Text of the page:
diastasis recti men

Diastasis Recti and Why Men Should Listen Up

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Diastasis recti is the abnormal widening of the linea alba between the two sides of the rectus abdominis. It is most commonly seen in postpartum women and hence can often be overlooked and under-diagnosed in men. Importantly, it can happen across all age groups and should be assessed for especially in people with low back pain.

diastasis recti men

The linea alba is a tendinous connective tissue that runs down the middle of the abdomen between the rectus abdominis muscles aka abs. Alongside the abs, the internal and external obliques, and transverse abdominal muscles all connect to the linea alba and the entire muscle group is known as the “core”. The core facilitates force transmission from the legs to the arms in just about every type of movement in our daily lives from lifting, carrying, pushing, pulling and jumping to sports such as tennis, golf, squash, badminton, swimming, running, boxing, Muay Thai, dancing, Olympic weightlifting, powerlifting and more. Without a proper functioning core, compensations start to happen

2 causes of diastasis recti in men and how it affects you

1) Overexerting in the core

Typically, an over-emphasis on core exercises, excessive bracing/performing Valsava maneuvers during squats/deadlifts without contracting the transverse abdominis can cause excessive shearing forces to the connective tissue which results in the linear alba stretching sideways over time. 

When left unaddressed, short-term problems such as core instability, low back pain, inability to perform daily activities, inability to carry moderate to heavy loads, frequently needing to brace when changing positions, random episodes of “blowing” your back and even anterior hip pain. Long-term problems can include abdominal hernias and poor digestive function

2) Growing a beer belly

A “beer belly” is formed when excessive calories are deposited around the abdominal organs also known as visceral fat. As this visceral fat accumulates, it becomes more and more packed and eventually pushes out on the abdominal wall. Over time, the abdominal wall will stretch to accumulate this increase of visceral fat. However, the belly will always feel hard as the abdominal wall consists of muscles and non-elastic fibrous tissues.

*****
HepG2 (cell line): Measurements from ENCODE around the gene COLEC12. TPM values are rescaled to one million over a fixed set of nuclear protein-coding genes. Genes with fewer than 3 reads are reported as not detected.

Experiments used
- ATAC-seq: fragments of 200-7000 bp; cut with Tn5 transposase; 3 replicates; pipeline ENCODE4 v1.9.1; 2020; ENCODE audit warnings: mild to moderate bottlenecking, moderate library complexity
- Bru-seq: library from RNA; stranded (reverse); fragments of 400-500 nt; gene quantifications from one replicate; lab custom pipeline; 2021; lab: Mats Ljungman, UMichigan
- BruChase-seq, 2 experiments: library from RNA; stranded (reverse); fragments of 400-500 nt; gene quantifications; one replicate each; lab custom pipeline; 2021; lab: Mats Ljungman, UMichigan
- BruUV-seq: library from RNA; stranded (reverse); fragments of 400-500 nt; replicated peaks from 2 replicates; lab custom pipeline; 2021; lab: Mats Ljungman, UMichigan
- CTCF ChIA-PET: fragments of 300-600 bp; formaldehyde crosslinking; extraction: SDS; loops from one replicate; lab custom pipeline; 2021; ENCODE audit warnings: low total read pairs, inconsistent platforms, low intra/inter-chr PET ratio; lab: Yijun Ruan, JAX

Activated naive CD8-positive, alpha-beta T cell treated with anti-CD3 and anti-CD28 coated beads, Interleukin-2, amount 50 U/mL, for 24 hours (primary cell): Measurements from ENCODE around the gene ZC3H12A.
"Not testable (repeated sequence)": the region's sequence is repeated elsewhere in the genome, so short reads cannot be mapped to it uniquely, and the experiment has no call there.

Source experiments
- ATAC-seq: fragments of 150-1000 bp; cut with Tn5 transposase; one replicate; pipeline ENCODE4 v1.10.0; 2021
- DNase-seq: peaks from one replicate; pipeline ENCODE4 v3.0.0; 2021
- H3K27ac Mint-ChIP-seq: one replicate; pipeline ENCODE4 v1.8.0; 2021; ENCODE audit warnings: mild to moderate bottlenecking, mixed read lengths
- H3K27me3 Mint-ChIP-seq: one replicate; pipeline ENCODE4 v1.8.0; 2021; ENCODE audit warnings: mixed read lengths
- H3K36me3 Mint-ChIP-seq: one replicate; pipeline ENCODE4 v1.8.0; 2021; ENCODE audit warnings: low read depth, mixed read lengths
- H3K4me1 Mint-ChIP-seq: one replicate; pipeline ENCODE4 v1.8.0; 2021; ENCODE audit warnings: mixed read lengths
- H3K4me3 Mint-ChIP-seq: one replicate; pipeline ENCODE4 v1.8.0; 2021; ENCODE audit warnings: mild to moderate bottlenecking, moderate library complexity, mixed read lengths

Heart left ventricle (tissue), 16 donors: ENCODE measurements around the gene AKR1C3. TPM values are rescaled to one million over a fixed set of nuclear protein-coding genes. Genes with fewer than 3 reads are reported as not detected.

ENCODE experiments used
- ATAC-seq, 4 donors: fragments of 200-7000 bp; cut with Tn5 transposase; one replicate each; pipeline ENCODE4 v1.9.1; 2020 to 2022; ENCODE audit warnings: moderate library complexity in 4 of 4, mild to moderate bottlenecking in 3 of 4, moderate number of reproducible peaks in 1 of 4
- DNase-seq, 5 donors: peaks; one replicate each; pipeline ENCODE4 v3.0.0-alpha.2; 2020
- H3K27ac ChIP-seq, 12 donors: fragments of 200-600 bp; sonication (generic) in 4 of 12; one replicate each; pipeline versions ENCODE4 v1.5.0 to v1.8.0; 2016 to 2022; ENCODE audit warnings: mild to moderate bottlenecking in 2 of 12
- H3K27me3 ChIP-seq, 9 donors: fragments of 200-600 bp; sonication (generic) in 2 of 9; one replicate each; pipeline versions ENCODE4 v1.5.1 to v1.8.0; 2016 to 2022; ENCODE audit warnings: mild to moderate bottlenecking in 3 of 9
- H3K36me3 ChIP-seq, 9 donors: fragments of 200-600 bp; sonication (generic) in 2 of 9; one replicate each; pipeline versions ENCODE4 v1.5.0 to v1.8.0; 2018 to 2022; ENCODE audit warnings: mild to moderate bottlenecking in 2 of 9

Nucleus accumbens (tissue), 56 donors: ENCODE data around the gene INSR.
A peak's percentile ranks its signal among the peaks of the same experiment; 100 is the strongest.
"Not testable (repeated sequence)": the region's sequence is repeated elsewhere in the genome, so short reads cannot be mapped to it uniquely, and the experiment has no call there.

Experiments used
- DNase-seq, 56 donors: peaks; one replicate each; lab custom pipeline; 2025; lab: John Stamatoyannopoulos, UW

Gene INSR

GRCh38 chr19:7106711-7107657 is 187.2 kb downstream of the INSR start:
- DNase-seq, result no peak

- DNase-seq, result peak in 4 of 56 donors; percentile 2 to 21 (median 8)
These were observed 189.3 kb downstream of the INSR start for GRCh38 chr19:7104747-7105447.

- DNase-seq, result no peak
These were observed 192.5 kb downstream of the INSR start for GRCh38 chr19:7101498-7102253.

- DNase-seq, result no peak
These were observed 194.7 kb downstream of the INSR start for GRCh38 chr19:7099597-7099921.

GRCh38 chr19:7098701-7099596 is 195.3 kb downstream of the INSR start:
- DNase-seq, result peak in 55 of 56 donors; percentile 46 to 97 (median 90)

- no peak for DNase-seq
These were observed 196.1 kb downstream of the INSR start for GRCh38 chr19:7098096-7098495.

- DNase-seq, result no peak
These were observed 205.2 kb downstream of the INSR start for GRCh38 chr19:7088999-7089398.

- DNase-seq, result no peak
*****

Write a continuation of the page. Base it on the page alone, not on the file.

The best and only solution for a beer belly is to cut back on alcohol consumption and to lose weight. Cutting back on alcohol consumption is necessary as alcohol is seen as a toxin by the body and is preferentially cleared by the liver instead of fat. 

How do I know if I have diastasis recti?

A quick self-assessment is to check for any vertical bulge or excessive gapping along the midline of the tummy when doing a crunch. Diastasis recti can occur either above or below the belly button or both. Once you have done a crunch, hold that position and feel for the gapping by pointing your fingers towards your feet and placing them above and below the belly button. A gap of 1 finger or less is normal but a gap of more than 1 finger is indicative of diastasis recti. 

What can I do if I have diastasis recti?

Diastasis recti in men tends to go undiagnosed due to the low awareness about this condition and physiotherapy treatment for diastasis recti can be very effective. If you suspect that you may be experiencing diastasis recti but you are unsure or would like to seek medical advice, do make an appointment with our team of physiotherapists. For advice on whether you have diastasis recti and how to resolve it, do book an appointment with a physiotherapist.